Dorian is likely to force a sky-high increase in such allocations, especially since the cash-strapped, loss-making Water & Sewerage Corporation and BPL will simply be unable to finance the restoration needs from their own resources.

Mr Bannister conceded as much, telling Tribune Business yesterday: “As you know, the Government currently subsidises Water & Sewerage. The rates you pay for water are grossly under the actual costs. Whatever challenges we have with water are going to have to be covered by the Government.”

While the European Union (EU) had provided some financial assistance for the water and telecommunications recovery, the minister added that the Government would still have to make “some critical investment in water” - especially on Abaco.

As for BPL, Mr Bannister said the timing of the $450m-$550m rate reduction bond issue that will refinance BPL may not align with the need for Abaco’s immediate energy system rebuild. As a result, the capital raise was unlikely to occur in time to finance Dorian restoration.

“We are more of that mind,” he added. “With BPL, we have to make some policy decisions and that is also before Cabinet as to where we go with that.” While BPL represented “the lowest hanging fruit” for Abaco’s restoration “going south from Wilson City”, as the electricity grid in that area was least damaged, Mr Bannister said the Government was assessing other options for elsewhere on the island.

“Going north through Marsh Harbour to Cooper’s Town is a bigger challenge,” Mr Bannister told Tribune Business. “BPL has some 3,000 poles there that have to be replaced or some decision taken as to whether the infrastructure takes another format.

“We have estimated pricing on the different types of options we have, and will determine as to how funding will be provided.” This appears to indicate that the Government is considering whether to place BPL’s grid infrastructure underground to better protect it from future hurricanes, although Mr Bannister declined to comment further.

“It’s going to be an awesome challenge,” he told Tribune Business of Dorian restoration. “One of the things we are looking at, I can tell you, is proper planning. What has happened in the Family Islands generally is there’s been a lack of planning, lack of inspections and lack of code enforcement.

“Our [building] code was last revised in 1997, and prior to that required protection from 120 mile per hour winds. Now it’s up to 150 miles per hour. A policy decision has to be made with respect to wind speed, with respect to flood plains, and with respect to water levels. There are a number of challenges we have to look at with moving ahead and planning.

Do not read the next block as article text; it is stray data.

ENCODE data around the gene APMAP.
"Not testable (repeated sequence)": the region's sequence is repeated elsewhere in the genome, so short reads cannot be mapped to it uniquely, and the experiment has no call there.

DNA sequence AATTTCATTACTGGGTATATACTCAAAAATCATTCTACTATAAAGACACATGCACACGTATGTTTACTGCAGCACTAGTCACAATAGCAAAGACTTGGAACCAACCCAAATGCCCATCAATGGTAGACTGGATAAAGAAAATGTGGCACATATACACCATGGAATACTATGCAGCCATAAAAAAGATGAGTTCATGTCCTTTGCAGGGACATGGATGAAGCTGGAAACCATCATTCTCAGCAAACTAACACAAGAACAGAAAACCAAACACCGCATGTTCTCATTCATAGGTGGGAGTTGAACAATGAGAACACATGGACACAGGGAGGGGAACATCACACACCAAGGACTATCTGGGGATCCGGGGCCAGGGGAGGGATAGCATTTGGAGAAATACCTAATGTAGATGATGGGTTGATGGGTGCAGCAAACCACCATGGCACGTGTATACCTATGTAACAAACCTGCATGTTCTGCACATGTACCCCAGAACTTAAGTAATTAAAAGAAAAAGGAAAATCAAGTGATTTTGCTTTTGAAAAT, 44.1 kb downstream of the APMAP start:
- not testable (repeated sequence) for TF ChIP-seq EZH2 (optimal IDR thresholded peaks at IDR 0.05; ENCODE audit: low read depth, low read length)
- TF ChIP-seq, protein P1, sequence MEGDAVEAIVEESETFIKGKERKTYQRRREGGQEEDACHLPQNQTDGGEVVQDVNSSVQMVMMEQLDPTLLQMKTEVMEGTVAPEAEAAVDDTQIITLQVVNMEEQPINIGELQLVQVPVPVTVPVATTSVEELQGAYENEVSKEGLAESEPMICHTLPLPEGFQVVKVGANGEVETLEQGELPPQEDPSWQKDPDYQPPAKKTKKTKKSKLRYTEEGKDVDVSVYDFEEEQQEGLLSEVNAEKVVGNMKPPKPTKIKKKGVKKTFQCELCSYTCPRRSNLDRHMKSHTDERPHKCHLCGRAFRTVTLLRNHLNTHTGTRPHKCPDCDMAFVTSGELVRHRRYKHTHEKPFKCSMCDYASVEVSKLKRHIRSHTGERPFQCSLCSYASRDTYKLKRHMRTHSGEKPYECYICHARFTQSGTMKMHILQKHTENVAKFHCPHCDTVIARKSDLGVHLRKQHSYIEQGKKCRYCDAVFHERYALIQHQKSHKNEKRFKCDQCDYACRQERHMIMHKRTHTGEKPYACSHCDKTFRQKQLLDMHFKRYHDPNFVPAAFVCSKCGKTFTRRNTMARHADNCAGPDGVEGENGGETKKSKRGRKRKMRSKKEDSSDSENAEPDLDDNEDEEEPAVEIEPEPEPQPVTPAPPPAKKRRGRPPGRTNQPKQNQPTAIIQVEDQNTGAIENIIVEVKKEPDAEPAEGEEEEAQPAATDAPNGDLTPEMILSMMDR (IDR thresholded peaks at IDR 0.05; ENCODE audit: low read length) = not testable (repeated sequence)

“What I’m saying is this cannot just be rebuilding as a matter of course. There has to be planning in the process, significant inspections, and there has to be enforcement. The Ministry of Works is busy looking at these aspects.”

Mr Bannister said he was unable to predict how long infrastructure rebuilding in the Dorian-ravaged areas will take. Pointing to the logistical difficulties facing the recovery efforts, he said an immediate problem facing BPL and Water & Sewerage repair crews was a lack of suitable accommodation in both east Grand Bahama and Abaco.

“The whole process is not a process that should be rushed,” he added. “We have to restore to Bahamians the dignity of life and dignity of accommodation as quickly as possible, but it’s not an overnight process.”

Comments

Well_mudda_take_sic 1 week, 3 days ago

Desmond Bannister is an incompetent buffoon of the highest order and the last one who should have any involvement in the post-Dorian rebuild efforts. The Bahamian people would be better off putting a hopeless bozo like Shameless Shane Gibson in charge of the rebuild effort rather than having Desmond Bannister have anything at all to do with it. Any government contracts that Bannister would have a say in would end up costing the Bahamian people twice as much.

In the above article we see the dishonest Bannister conceding and admitting to all sorts problems he's known about but done absolutely nothing about in the Ministry of Works over the past 2+ years. As my grandmother used to say: "Never trust a man who likes to stand around with his hand held high on his hip."